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CharlieD

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I am making Pelmeni, relatives of ravioli/tortellini, I'll add the picture later. I need your thought on cooking them. Here is my problem.
This coming up Saturday night is a holiday of Purim. There is special reading, story of Purim, that we will listen to in the Synagogue and will take about an hour. I will be serving the pelmeni soup after for dinner. I will make soup before Shabbat and will put on the stove right after Shabbat to hit up. Because it is 24 quart pot, it will probably take that much time to hit up. The issue is, If I cook pelmeni on Friday and then hit up the soup again, I am afraid they will fall apart. They normally take 10 minutes to cook after throwing them into a boiling water. I don't know I f I make sense here. So please ask questions so I can make the situation clearer. And tell me please what I can do to be able to serve the soup right away, or almost right away, and also not to over cook the pelmeni.
 
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Perhaps you could cook the Pelmeni as normal. Remove them from the water for Shabbat. (perhaps just the tiniest bit of oil to prevent them from sticking together) Then once the soup has completely heated back up - return the Pelmeni to the soup.

Or if they only take 10 minutes to cook, once your soup is completely reheated - toss them in to cook. I assume you are serving them in the soup?

Also my might want to cook them slightly longer if just out of the fridge - that many will cool down the soup quite a bit I should think.
 
Yes, I will serve them in the soup. Kind of like tortellini soup idea.
And also yes for quantity. About 250-280.
 
Charlie, you are fearless to take on these monumental tasks, I hope people appreciate your efforts.

This is all new to me but could you cook them and reheat them in shallow pans, in the oven, with a little soup stock and covered with aluminum foil to sort of steam them.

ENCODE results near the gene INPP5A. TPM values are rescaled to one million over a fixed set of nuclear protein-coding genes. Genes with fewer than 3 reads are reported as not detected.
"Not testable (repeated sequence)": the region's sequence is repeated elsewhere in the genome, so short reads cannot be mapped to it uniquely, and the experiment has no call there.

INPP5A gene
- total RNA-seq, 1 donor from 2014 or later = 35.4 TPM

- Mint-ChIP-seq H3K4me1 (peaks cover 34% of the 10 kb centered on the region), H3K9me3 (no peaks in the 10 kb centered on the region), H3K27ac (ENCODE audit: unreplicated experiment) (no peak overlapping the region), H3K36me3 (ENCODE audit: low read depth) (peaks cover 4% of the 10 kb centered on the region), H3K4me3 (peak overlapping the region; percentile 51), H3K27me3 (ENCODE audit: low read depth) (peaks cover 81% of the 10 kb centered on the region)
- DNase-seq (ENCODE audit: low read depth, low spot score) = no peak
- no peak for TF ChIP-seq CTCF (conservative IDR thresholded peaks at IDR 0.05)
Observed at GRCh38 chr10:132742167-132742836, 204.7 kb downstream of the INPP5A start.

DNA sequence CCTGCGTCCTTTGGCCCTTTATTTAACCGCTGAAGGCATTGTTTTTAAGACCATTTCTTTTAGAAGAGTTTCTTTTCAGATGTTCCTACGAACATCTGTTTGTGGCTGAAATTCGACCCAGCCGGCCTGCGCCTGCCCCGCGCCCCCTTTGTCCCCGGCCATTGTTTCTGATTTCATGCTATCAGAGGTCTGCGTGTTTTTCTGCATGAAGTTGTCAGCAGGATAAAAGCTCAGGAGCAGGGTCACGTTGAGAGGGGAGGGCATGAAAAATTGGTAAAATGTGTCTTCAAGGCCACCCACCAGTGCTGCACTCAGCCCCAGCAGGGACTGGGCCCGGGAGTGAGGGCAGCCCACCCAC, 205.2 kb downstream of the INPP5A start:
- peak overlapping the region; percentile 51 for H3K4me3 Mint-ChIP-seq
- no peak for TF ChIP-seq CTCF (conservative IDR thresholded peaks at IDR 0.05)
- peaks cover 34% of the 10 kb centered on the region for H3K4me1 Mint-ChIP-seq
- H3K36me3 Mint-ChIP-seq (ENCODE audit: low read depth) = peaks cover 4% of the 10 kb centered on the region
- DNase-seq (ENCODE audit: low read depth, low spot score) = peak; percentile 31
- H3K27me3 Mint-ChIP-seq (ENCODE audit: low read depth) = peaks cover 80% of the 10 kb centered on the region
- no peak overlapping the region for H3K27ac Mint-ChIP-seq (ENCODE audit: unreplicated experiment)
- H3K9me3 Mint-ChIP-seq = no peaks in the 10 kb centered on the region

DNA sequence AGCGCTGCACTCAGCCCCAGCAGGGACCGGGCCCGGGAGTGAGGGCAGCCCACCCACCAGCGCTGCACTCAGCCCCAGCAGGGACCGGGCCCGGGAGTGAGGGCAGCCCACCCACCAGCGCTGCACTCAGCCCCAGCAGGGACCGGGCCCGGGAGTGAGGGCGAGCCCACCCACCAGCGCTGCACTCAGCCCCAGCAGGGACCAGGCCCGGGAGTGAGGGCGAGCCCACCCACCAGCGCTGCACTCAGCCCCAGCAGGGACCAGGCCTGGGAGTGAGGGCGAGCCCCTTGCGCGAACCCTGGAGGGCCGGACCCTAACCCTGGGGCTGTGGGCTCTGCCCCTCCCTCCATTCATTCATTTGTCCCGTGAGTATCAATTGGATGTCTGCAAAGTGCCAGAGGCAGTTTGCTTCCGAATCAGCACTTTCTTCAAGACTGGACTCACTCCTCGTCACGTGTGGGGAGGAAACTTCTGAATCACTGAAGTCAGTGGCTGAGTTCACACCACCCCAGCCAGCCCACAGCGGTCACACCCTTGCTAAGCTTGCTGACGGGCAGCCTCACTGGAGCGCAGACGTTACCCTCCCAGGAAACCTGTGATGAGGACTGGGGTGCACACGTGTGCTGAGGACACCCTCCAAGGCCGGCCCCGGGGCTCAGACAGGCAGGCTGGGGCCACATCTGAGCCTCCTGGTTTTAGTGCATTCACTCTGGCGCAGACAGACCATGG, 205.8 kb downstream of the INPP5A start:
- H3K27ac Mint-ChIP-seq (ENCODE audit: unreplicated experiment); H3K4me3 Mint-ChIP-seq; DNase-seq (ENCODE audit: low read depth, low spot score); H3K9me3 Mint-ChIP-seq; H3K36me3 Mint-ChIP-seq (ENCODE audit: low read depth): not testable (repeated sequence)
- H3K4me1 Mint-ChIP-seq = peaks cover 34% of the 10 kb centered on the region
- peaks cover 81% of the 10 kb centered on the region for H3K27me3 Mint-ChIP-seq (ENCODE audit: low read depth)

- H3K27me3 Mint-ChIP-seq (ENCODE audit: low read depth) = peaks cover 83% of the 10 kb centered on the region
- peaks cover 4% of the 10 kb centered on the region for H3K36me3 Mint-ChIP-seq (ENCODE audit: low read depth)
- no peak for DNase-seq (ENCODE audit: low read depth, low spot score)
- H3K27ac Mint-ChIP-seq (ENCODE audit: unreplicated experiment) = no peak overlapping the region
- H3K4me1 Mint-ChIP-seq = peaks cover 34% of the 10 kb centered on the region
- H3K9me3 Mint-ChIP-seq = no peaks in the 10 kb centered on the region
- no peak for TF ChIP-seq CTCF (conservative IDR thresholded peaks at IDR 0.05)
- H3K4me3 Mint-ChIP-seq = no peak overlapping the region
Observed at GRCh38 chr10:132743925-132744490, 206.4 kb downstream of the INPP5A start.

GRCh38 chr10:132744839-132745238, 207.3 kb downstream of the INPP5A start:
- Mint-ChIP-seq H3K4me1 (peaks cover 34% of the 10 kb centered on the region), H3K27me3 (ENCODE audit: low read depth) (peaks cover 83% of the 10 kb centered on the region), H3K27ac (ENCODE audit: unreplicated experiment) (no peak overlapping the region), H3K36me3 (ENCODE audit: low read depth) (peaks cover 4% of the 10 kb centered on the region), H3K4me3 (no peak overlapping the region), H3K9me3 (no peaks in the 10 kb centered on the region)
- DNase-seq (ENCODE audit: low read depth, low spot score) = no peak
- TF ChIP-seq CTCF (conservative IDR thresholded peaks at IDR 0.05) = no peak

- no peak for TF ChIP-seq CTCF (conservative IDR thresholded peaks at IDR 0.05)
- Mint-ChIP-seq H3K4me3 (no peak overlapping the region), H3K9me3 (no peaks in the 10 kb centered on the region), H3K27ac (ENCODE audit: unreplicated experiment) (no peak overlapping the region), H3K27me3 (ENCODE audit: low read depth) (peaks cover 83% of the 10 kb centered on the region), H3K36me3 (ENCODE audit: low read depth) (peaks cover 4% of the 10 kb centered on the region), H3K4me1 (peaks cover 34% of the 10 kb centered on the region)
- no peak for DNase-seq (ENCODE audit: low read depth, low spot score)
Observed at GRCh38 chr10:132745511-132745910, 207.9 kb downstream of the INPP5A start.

Then add them to the hot stock at serving time.

Good luck and please let us know what you finally come up with.
 
Hi CharlieD,

This needs to be an assembly line process.

To do this meal depends on your available Equipment and labor.

Like how many burners available?
How many large pots? Any large mixing bowls? Flat top grill or ovens available? Do you have a spider?

If I had to do this meal for 250-280 I would like to know how many helpers I have in the kitchen to serve the soup quickly.

Break it into tasks/teams. Specialize your helpers to do a single task.

1. Reheating Pelmeni (Pelmeni pre-cooked for 6 minutes, arrest cooking by cold water bath, gallon food storage bags with a tiny amount of oil, the day before. Leave at room temp during the story of Purim reading. reheat/finish cooking for three minutes in one of the two pots of boiling water, ideally. Remove with spider.) You might be the best person for this delicate operation or someone you trust not to get too rough...

2. Placing Pelmeni into each bowl or cup. (Have a person or two do only this task)

3. Pouring hot broth over Pelmeni in each bowl using Pitchers. (Ladels work fine for home this project needs some speed.)
Multiple pitchers if at all possible with one person only refilling the pitchers and a steady hand pouring.
If you have other solid ingredients, like carrot or celery, they should also be pre-cooked, just short of perfect, and chilled a day or two before, they should be heated and added on or under Pelmeni before pouring the broth. Broth should always be last, lest the bowl should overflow...

4. Pinch of fresh chopped parsley can be done by an adept teen, if that is part of your recipe. Rinse, salad spinner, chop, ziplock.

Clean up crew also.

Hope this helps!
 
Hi CharlieD,

This needs to be an assembly line process.